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Bhutan Economy
 
 
 

General

Though Bhutan's economy is one of the world's smallest, it has grown rapidly in recent years, by 8% in 2005 and 14% in 2006. In 2007, Bhutan had the second fastest growing economy in the world, with an annual economic growth rate of 22.4%. This was mainly due to the commissioning of the gigantic Tala Hydroelectricity project. As of March 2006, Bhutan's per capita income was $1,321.

Bhutan's economy is based on agriculture, forestry, tourism and the sale of hydroelectric power to India. Agriculture provides the main livelihood for more than 80 percent of the population. Agrarian practices consist largely of subsistence farming and animal husbandry. Handicrafts, particularly weaving and the manufacture of religious art for home altars, are a small cottage industry. A landscape that varies from hilly to ruggedly mountainous has made the building of roads and other infrastructure difficult and expensive. This, and a lack of access to the sea, has meant that Bhutan has not been able to benefit from significant trading of its produce. Bhutan does not have any railways, though Indian Railways plans to link southern Bhutan to its vast network under an agreement signed in January 2005. Bhutan and India signed a 'free trade' accord in 2008, which additionally allowed Bhutanese imports and exports from third markets to transit India without tariffs. Bhutan had trade relations with the Tibet region until 1960, when it closed its border with China after an influx of refugees.

The industrial sector is in a nascent stage, and though most production comes from cottage industry, larger industries are being encouraged and some industries such as cement, steel, and ferro-alloy have been set up. Most development projects, such as road construction, rely on Indian contract labour. Agricultural produce includes rice, chillies, dairy (some yak, mostly cow) products, buckwheat, barley, root crops, apples, and citrus and maize at lower elevations. Industries include cement, wood products, processed fruits, alcoholic beverages and calcium carbide.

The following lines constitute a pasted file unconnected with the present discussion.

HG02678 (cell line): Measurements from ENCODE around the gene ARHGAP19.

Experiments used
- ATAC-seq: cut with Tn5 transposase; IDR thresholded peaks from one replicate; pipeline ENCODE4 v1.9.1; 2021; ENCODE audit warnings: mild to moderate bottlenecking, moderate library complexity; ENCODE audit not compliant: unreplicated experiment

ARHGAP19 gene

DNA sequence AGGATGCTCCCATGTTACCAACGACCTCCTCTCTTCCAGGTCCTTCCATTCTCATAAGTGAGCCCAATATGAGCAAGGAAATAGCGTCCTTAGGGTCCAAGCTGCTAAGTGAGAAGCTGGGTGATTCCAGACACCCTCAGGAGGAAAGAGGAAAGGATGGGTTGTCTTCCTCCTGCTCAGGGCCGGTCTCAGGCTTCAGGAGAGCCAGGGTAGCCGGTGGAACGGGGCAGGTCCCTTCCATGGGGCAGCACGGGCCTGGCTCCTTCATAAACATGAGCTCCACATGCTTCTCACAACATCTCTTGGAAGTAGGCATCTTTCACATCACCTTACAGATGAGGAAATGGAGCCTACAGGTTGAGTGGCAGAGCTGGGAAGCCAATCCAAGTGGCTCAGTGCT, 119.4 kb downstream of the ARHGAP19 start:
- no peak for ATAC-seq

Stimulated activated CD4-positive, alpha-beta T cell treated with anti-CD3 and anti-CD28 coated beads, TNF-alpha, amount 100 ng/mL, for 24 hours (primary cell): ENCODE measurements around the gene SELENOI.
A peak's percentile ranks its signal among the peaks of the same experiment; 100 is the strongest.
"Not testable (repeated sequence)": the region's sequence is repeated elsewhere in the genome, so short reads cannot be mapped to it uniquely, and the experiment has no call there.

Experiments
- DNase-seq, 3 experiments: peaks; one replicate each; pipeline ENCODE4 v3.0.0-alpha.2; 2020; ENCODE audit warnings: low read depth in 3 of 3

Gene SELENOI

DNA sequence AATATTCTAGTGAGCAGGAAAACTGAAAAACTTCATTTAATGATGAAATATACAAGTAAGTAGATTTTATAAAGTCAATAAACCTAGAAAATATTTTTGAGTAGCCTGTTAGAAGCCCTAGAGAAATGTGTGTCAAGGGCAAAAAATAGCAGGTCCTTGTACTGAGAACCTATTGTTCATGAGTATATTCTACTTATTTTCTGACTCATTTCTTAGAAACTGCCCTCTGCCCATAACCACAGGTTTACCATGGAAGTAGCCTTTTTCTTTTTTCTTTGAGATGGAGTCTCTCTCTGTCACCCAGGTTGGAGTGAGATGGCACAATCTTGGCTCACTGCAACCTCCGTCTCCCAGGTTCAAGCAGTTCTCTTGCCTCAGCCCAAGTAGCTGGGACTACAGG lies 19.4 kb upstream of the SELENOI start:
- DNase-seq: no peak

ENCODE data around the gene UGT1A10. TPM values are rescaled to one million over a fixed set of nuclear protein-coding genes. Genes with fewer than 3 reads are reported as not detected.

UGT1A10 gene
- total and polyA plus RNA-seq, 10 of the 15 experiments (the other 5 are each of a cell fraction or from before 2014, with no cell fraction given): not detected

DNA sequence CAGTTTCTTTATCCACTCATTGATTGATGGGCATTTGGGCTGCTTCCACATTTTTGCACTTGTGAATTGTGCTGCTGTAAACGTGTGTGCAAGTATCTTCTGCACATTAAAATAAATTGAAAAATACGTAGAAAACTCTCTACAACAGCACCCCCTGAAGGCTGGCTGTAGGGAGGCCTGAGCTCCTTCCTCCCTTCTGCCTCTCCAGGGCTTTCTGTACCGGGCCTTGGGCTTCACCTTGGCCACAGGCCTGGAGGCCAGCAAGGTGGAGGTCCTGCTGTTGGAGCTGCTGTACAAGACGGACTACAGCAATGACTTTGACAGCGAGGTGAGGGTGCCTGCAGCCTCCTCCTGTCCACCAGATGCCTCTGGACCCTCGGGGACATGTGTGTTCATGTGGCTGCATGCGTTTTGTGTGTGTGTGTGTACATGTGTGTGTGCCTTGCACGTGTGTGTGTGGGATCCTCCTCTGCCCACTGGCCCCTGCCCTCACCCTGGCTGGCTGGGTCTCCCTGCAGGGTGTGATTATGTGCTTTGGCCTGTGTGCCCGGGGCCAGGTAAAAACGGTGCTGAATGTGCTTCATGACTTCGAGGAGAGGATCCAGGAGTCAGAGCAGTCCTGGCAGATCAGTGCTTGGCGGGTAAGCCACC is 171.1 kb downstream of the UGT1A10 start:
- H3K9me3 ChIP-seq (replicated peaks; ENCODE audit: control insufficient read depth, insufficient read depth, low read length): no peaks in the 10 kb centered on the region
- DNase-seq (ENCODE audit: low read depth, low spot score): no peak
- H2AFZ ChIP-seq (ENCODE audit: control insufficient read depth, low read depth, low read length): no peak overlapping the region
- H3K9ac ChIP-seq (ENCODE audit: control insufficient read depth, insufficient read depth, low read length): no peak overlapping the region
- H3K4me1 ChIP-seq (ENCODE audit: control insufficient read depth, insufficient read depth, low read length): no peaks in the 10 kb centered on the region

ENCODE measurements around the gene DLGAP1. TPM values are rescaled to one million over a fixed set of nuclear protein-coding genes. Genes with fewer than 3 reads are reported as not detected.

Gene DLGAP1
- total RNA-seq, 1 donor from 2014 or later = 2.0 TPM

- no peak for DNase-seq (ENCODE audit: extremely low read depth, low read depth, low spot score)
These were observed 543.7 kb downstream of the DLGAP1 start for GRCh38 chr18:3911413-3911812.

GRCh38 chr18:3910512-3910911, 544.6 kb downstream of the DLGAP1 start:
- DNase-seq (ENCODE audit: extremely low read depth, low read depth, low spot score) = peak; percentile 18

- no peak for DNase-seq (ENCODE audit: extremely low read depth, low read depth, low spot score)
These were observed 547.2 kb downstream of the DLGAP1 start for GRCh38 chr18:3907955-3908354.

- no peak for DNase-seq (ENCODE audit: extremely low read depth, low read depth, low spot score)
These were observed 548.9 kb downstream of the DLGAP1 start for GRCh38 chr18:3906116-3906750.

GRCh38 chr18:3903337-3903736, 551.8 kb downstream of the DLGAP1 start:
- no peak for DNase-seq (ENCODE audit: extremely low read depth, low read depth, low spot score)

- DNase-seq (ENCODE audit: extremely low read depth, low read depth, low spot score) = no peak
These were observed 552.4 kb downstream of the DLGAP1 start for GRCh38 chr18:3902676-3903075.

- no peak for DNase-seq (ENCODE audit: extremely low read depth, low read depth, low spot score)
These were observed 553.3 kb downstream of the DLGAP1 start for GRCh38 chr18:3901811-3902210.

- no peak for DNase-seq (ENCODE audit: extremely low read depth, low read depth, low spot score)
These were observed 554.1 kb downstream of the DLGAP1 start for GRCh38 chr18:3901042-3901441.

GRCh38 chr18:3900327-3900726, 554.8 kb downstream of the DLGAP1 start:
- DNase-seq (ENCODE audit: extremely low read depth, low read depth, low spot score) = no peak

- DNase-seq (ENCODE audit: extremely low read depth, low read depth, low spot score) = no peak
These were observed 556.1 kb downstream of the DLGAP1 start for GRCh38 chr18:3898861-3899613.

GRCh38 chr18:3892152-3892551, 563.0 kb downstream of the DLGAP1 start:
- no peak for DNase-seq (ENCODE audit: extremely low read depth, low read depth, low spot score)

The ngultrum is the currency of Bhutan and its value is pegged to the Indian rupee. The rupee is also accepted as legal tender in the country.

Incomes of over Nu100,000 per annum are taxed, but very few wage and salary earners qualify. Bhutan's inflation rate was estimated at about 3% in 2003. Bhutan has a Gross Domestic Product of around $2.913 billion (adjusted to Purchasing Power Parity), making it the 162nd largest economy in the world. Per capita income is around $1,400, ranked 124th. Government revenues total $272 million, though expenditures amount to $350 million. 60% of the budget expenditure, however, is financed by India's Ministry of External Affairs.

Bhutan's exports, principally electricity, cardamom, gypsum, timber, handicrafts, cement, fruit, precious stones and spices, total $513 million (2008 est.). Imports, however, amount to $533 million, leading to a trade deficit. Main items imported include fuel and lubricants, grain, machinery, vehicles, fabrics and rice. Bhutan's main export partner is India, accounting for 58.6% of its export goods. Hong Kong (30.1%) and Bangladesh (7.3%) are the other two top export partners. As its border with Tibet is closed, trade between Bhutan and China is now almost non-existent. Bhutan's import partners include India (74.5%), Japan (7.4%) and Sweden (3.2%).

Overview

Economy - overview :
The economy, one of the world's smallest and least developed, is based on agriculture and forestry, which provide the main livelihood for more than 60% of the population. Agriculture consists largely of subsistence farming and animal husbandry. Rugged mountains dominate the terrain and make the building of roads and other infrastructure difficult and expensive. The economy is closely aligned with India's through strong trade and monetary links and dependence on India's financial assistance. The industrial sector is technologically backward, with most production of the cottage industry type. Most development projects, such as road construction, rely on Indian migrant labour. Model education, social, and environment programs are underway with support from multilateral development organisations. Each economic program takes into account the government's desire to protect the country's environment and cultural traditions. For example, the government, in its cautious expansion of the tourist sector, encourages visits by upscale, environmentally conscientious tourists. Complicated controls and uncertain policies in areas such as industrial licensing, trade, labour and finance continue to hamper foreign investment. Hydro-power exports to India have boosted Bhutan's overall growth. New hydro-power projects will be the driving force behind Bhutan's ability to create employment and sustain growth in the coming years.


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